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Why Germans pay cash for almost everything

A customer pushes his troll at a Lidl supermarket in Berlin December 22, 2008. REUTERS/Fabrizio Bensch
Fabrizio Bensch
He’s almost certainly carrying cash.
This article is more than 2 years old.

As banks, technology giants and would-be disruptors such as Square scrummage over the payment system of the future, German consumers seem perfectly happy with the payment system of the past. Germany remains one of the most cash-intensive advanced economies on earth.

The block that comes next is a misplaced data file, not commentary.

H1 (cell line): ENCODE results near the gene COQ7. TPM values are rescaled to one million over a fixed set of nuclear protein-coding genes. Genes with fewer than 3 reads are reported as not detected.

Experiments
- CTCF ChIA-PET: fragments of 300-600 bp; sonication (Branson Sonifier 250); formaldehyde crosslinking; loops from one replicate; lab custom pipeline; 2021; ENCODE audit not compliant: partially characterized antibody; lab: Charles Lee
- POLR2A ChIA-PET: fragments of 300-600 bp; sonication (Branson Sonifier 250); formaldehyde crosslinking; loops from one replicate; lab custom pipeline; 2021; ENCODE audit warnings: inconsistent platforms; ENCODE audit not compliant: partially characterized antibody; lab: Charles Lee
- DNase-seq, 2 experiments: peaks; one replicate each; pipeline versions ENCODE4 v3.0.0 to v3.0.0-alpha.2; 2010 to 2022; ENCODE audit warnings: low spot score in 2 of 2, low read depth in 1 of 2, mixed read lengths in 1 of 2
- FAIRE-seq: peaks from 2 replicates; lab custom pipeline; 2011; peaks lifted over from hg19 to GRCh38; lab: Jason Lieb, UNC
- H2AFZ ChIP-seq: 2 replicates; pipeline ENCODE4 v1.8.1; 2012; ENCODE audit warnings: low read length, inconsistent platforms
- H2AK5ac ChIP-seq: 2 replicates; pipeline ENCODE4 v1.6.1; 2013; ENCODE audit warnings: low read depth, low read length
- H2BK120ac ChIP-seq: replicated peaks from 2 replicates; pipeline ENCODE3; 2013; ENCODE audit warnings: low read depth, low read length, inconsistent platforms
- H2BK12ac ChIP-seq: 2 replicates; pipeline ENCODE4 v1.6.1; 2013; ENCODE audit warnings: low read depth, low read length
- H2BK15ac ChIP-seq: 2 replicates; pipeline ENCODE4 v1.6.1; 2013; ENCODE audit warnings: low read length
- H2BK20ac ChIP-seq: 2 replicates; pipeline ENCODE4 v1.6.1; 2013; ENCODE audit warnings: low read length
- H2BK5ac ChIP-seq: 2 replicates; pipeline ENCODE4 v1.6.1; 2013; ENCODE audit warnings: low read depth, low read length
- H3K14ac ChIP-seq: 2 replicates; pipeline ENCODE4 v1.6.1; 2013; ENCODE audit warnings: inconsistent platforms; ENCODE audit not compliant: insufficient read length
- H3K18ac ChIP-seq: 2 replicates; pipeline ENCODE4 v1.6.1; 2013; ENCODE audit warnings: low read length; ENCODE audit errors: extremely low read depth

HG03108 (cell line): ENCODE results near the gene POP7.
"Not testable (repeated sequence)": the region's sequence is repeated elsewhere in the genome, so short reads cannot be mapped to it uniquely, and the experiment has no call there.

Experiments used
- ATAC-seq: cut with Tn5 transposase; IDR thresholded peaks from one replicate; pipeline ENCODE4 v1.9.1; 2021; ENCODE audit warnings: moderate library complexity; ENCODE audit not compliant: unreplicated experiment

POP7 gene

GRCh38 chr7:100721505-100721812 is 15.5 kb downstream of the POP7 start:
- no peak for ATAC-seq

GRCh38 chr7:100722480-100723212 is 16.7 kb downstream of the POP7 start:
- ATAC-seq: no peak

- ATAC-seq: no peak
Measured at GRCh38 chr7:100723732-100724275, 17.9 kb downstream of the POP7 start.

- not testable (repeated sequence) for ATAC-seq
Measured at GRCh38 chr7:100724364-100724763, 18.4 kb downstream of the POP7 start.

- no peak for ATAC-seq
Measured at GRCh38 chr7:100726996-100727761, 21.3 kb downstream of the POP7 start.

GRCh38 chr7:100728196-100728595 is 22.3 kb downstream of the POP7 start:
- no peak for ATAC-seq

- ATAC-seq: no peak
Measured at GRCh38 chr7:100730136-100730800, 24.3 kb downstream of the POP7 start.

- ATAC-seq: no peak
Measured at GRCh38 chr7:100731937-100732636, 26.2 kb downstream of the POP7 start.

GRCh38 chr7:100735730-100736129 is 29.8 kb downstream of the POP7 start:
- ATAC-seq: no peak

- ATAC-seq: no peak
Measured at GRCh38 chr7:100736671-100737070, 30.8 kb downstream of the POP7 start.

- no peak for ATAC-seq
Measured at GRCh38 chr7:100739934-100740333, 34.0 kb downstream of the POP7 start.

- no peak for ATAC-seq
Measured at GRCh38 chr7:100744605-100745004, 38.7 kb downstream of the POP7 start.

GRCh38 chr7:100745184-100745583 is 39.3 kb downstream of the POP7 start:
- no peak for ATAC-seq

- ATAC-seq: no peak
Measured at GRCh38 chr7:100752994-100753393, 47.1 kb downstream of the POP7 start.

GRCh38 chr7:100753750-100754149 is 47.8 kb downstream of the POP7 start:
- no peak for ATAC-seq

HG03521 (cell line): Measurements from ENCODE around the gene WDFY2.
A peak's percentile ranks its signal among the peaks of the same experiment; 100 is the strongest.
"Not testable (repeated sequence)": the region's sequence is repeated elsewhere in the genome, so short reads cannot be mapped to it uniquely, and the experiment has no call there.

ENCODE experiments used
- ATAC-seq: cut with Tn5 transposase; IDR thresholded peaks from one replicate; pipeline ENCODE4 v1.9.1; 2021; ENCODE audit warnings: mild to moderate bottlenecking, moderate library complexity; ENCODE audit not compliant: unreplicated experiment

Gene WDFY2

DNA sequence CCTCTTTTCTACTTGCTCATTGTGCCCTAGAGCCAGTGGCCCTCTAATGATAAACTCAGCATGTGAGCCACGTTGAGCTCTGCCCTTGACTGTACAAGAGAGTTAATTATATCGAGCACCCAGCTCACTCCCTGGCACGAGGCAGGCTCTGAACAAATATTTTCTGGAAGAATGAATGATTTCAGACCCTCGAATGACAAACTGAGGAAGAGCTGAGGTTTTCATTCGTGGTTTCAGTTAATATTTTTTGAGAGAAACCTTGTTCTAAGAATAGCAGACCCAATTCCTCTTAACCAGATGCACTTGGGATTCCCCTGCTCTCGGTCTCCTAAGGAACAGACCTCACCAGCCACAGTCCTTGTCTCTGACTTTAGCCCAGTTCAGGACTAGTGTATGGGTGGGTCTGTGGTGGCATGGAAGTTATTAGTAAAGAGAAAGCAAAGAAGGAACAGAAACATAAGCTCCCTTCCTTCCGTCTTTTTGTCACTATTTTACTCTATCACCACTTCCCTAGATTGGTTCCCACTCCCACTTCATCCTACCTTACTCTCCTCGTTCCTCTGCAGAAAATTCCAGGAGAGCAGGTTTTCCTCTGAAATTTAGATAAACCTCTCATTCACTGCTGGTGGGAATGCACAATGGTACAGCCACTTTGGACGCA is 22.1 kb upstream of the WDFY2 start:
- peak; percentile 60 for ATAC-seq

On average, wallets in Germany hold nearly twice as much cash—about $123 worth—as those in Australia, the US, France and Holland, according to a recent Federal Reserve report on how consumers paid for things in seven countries. Roughly 80% of all transactions in Germany are conducted in cash. (In the US, it’s less than 50%.) And cash is the dominant form of payment there even for large transactions.

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